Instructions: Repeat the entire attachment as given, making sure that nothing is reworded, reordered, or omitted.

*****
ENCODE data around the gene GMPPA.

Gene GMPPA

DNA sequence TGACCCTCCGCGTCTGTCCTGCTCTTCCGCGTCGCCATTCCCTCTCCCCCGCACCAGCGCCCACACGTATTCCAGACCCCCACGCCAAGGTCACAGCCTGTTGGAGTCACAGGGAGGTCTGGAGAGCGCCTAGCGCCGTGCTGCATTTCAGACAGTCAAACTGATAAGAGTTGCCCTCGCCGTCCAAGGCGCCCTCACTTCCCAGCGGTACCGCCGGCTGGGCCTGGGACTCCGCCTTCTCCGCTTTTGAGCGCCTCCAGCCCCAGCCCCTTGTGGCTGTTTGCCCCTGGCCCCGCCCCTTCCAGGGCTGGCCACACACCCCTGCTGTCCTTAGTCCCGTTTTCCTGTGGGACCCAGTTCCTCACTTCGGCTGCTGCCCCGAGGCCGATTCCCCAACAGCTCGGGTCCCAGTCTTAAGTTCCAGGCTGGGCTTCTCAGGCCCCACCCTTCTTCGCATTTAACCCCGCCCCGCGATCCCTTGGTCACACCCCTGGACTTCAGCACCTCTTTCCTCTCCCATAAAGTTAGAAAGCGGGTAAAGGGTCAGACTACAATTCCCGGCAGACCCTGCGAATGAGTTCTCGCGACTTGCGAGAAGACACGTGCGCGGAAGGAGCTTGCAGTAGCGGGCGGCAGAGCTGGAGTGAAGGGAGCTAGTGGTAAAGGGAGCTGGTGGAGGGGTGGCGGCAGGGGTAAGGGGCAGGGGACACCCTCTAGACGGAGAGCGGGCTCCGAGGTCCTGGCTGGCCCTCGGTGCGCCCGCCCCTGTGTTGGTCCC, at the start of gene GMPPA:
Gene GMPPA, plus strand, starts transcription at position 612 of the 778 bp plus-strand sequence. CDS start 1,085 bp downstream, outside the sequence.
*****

ENCODE data around the gene GMPPA.

Gene GMPPA

DNA sequence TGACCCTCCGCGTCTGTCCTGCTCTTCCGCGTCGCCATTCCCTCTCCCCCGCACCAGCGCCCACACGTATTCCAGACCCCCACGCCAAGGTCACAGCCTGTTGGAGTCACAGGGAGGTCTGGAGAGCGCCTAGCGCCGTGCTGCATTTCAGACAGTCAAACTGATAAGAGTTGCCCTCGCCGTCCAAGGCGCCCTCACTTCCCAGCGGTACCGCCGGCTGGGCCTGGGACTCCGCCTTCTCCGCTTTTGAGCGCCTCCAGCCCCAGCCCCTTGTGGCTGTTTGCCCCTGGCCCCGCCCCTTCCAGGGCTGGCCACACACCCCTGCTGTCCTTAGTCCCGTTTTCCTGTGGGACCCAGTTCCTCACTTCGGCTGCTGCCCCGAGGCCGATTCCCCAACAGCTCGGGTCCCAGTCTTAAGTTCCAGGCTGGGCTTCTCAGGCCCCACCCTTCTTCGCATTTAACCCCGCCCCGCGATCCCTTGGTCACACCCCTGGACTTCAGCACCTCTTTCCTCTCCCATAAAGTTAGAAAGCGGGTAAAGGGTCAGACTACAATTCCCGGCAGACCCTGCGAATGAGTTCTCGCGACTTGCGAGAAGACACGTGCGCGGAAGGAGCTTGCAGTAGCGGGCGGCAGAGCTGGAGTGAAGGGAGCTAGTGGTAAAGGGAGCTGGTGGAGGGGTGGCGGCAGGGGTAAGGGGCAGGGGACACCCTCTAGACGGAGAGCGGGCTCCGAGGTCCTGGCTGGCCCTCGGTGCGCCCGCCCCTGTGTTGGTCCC, at the start of gene GMPPA:
Gene GMPPA, plus strand, starts transcription at position 612 of the 778 bp plus-strand sequence. CDS start 1,085 bp downstream, outside the sequence.